The Tablet and the Cloud
- By David W. Dodd
- July 1st, 2011
Until very recently cloud computing was largely a theoretical concept, and the recent generation of tablets was essentially a technology seeking a need to fulfill. That is, individuals and organizations had begun to move digital resources to clouds in a rather disconnected way to save money and to make certain things more accessible. But most cloud offerings were little more than virtual hard drives somewhere in cyberspace. What has largely been missing is an overarching, effective strategy of moving nearly everything
to the cloud so that it was available from nearly any device. At the same time tablets, including Apple’s iPad and a plethora of new Android tablets, have been constrained by two challenges: they really aren’t suitable for use as primary computing devices, and the problem of keeping digital assets in sync with the primary computer is considerable. But clarity concerning tablets and clouds has improved significantly with Apple’s recent announcement of their new iCloud architecture.
Working in the Cloud
Google, Microsoft, and even organizations such as Amazon have delved into cloud technology as a way of centrally storing information. Google in particular has made cloud storage and accessibility from nearly any device the cornerstone of their developing computing architecture. But what Apple has done with the iCloud, including accessibility from their range of mobile devices such as the iPad, is to leapfrog other providers in a quantum way.
I am not suggesting that the iCloud strategy is either the pinnacle achievement of cloud computing nor that it is perfect. Indeed, awe over the latest technology is analogous to racing to catch and hold a snowflake in your hand — it’s instantly gone and replaced by another. That’s one of the challenges with following technology: understanding the significance of true advancements, and identifying legitimate trends in the landscape of numerous flashy announcements. Apple’s iCloud is very much a noteworthy development that establishes a new plateau in an important technical trajectory.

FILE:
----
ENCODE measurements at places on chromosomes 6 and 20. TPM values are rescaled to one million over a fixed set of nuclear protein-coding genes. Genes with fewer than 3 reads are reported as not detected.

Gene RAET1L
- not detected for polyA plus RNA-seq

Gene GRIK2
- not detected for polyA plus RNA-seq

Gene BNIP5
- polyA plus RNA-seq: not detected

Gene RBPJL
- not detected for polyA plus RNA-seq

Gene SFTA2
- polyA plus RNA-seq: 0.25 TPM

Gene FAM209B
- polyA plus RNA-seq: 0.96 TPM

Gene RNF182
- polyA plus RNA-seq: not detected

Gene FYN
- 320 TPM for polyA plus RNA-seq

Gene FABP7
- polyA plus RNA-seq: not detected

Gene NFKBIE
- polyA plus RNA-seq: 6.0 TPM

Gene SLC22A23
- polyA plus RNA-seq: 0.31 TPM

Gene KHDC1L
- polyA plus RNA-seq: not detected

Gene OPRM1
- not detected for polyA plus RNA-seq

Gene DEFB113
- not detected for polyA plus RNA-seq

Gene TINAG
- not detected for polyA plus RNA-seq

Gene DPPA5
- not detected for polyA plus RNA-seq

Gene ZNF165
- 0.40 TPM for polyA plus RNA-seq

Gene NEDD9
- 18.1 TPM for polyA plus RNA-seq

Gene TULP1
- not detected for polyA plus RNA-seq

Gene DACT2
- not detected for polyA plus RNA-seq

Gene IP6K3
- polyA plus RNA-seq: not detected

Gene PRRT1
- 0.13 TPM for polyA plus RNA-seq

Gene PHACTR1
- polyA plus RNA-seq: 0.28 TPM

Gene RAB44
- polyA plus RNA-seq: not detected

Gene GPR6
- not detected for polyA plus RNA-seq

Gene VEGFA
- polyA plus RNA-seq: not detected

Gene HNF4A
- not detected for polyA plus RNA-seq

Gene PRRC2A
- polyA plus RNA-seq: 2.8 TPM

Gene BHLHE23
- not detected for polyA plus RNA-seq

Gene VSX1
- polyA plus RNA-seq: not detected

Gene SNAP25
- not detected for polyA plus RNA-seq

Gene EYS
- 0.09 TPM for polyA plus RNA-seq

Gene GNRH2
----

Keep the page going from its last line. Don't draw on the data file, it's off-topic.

The Potential Game-Changer
What makes iCloud so enticing is that it allows users to store nearly every digital asset — including music, documents, photos, e-books, email, calendars, and various others — on cloud servers in cyberspace and not on the user’s own computers or their mobile devices. Further, these digital assets are then accessible through the range of Apple’s devices — and on Windows-based computers as well. If this technology truly works as Apple suggests it does, then it could be a game-changer. When Steve Jobs announced iCloud at the Apple Worldwide Developers Conference in June, he reportedly emphasized several times, “It just works.” This was likely a reference to both Apple’s underwhelming previous cloud attempt, MobileMe, and also to competitors, including Microsoft. But it’s also possible that this was recognition of the fact that users don’t care about clouds and other technical concepts — they just want things to work.
Google is very actively pursuing its own cloud/mobile device strategy, and no doubt significant enhancements are forthcoming. For Microsoft, though, cloud computing has lagged well behind, along with other significant industry trends, and may in part signify a widely noted desktop computing paradigm still prevalent for the company. As an indication of the significance of iCloud for the highly competitive technology marketplace, a recent article in Business Insider
states: “For Google, iCloud is annoying; For Microsoft, it’s a humiliation.” This is essentially a valid assessment of the impact of iCloud on competitors, but may well underestimate the impact on Google.
As a further sign of the shifting landscape in computing, industry research group IHS iSupply reports that Apple has now surpassed Hewlett-Packard as the top chip purchaser. And in May, Apple surpassed Microsoft as the world's biggest technology company, based on market value. Apple has become a juggernaut that competitors underestimate at their own peril. Perhaps most notable to those of us who have watched the company over three decades, Apple today shows no signs of losing its competitive edge in innovation and execution. This level of consistent, sustained performance has not always been a hallmark of Apple.
Finding the Fit for Education
Tablets and clouds are indicative of the rapidly emerging technology changes that our institutions must not only accommodate, but also embrace. And the impact of the changes will be tectonic. We have left the perceived safety of a highly controlled environment in which we determined both the devices and the means of access to data. Today, users are bringing forth a range of devices and platforms that will connect to our systems and networks for comprehensive services, including teaching and learning. Comprehensive data centers, virtual private networks, fixed computing labs, and nearly all other components of our legacy infrastructures will be transformed through the tablet and the cloud. The most important aspects of strategic planning are agility and adaptability. These characteristics are critical to our ability to successfully create our own futures in this new environment.
David W. Dodd is vice president of Information Technology and CIO at the Stevens Institute of Technology in Hoboken, NJ. He can be reached at 201/216-5491 or firstname.lastname@example.org.